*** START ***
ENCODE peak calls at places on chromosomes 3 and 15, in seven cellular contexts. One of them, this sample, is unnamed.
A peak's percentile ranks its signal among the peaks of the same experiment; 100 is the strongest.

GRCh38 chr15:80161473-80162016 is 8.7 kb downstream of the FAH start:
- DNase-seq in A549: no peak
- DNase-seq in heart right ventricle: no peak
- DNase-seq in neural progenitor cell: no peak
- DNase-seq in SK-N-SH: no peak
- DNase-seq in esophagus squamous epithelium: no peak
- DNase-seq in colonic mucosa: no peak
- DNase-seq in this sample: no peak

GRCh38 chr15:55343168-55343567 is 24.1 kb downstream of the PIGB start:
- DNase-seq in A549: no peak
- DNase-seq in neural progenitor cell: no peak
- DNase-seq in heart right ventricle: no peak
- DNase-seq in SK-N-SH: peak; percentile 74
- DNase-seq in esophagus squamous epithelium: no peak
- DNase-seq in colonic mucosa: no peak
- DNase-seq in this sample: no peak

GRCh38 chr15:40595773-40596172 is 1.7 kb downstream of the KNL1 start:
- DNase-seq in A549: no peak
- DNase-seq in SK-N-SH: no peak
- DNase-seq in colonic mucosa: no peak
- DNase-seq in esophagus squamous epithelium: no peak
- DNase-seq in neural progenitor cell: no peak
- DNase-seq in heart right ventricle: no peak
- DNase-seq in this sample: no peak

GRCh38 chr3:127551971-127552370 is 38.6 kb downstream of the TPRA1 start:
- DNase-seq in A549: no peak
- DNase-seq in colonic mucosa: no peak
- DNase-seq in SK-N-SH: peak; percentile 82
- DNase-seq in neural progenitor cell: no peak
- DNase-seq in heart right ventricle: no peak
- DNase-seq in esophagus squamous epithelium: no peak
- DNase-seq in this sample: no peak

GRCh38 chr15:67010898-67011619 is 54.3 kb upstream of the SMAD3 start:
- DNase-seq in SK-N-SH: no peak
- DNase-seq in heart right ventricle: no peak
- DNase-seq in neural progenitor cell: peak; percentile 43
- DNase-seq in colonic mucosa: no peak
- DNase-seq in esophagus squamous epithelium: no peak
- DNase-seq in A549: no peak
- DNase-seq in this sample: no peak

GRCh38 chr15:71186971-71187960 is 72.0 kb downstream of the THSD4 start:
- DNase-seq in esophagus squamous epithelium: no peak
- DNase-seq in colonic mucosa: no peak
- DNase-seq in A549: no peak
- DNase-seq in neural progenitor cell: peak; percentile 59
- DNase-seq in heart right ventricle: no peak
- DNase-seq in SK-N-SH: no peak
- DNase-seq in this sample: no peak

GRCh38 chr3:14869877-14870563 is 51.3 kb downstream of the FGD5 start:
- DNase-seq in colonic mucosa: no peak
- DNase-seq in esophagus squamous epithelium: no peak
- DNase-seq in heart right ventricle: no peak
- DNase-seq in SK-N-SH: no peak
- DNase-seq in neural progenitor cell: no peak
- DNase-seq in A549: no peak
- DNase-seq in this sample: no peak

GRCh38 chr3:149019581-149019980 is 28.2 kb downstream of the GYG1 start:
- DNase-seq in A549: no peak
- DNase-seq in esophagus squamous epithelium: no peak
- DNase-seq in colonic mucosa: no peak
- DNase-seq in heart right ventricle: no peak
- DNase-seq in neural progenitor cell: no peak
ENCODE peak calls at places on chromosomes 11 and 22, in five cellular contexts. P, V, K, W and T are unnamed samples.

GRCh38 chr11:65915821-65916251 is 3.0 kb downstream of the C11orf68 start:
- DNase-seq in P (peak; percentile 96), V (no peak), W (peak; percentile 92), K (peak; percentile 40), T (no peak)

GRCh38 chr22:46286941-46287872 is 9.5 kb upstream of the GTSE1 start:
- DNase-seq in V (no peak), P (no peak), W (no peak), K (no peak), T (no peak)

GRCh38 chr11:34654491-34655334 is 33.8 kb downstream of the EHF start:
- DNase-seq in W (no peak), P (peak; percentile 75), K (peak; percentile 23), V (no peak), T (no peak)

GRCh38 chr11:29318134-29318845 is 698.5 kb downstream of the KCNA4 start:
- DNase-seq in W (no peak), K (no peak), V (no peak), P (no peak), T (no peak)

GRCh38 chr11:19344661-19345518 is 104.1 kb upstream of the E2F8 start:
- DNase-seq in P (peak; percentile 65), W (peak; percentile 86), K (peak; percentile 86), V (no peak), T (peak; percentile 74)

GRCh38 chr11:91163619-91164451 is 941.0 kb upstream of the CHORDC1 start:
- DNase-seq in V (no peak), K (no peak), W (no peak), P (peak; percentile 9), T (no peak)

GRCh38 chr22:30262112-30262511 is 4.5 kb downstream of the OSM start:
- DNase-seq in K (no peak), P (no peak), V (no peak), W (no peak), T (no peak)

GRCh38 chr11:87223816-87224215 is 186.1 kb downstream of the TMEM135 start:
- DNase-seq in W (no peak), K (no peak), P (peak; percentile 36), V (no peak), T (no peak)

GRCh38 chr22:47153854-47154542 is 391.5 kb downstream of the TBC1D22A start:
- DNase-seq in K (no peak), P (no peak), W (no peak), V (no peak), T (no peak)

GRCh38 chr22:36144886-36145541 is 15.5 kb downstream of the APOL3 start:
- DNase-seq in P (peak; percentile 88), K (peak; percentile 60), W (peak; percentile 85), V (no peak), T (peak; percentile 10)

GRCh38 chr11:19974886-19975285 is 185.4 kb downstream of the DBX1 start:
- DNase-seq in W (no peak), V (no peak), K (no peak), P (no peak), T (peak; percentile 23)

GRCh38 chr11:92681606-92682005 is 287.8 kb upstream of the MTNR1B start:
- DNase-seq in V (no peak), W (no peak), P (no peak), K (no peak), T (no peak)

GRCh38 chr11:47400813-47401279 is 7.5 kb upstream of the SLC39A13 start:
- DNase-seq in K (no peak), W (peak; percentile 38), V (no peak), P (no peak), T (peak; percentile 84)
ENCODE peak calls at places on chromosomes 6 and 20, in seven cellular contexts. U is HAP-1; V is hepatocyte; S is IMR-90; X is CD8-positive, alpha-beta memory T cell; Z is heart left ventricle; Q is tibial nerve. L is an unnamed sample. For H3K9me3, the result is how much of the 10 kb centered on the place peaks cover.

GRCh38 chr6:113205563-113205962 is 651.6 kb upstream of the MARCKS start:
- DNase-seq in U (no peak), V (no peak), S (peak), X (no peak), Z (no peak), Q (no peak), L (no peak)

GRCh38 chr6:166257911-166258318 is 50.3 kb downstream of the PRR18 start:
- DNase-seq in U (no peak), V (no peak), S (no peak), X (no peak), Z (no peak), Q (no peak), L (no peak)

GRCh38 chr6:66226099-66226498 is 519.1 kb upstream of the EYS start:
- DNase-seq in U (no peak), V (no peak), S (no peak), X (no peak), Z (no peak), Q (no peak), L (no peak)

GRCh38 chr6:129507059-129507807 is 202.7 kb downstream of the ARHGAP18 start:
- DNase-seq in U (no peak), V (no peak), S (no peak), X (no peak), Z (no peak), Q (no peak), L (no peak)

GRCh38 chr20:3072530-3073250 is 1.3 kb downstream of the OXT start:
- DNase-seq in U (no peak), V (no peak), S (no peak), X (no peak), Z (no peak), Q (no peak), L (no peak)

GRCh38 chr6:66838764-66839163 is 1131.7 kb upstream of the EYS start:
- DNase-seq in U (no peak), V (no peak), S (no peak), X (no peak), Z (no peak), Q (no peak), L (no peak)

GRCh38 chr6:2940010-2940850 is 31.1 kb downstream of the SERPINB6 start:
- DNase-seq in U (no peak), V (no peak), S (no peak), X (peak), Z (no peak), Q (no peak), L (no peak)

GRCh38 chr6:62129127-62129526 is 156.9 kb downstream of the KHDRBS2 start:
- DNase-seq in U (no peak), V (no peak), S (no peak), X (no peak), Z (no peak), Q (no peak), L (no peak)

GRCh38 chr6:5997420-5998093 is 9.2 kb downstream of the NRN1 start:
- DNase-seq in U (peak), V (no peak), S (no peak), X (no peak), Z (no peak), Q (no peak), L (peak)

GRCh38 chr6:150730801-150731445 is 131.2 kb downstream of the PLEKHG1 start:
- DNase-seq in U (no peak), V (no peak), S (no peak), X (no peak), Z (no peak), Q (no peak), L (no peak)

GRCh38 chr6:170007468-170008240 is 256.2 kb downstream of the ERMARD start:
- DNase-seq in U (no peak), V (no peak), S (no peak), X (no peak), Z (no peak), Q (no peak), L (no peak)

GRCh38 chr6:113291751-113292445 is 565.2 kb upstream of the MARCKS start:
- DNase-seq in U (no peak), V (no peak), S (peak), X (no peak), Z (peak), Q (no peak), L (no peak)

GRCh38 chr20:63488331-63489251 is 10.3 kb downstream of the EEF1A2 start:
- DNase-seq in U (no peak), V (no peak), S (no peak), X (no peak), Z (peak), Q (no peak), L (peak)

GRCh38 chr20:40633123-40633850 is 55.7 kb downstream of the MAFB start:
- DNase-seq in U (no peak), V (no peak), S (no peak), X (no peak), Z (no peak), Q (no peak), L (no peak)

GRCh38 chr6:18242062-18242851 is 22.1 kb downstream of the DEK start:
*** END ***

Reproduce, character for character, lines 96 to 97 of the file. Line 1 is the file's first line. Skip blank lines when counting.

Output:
- DNase-seq in U (no peak), V (no peak), S (no peak), X (no peak), Z (no peak), Q (no peak), L (no peak)

GRCh38 chr6:66226099-66226498 is 519.1 kb upstream of the EYS start: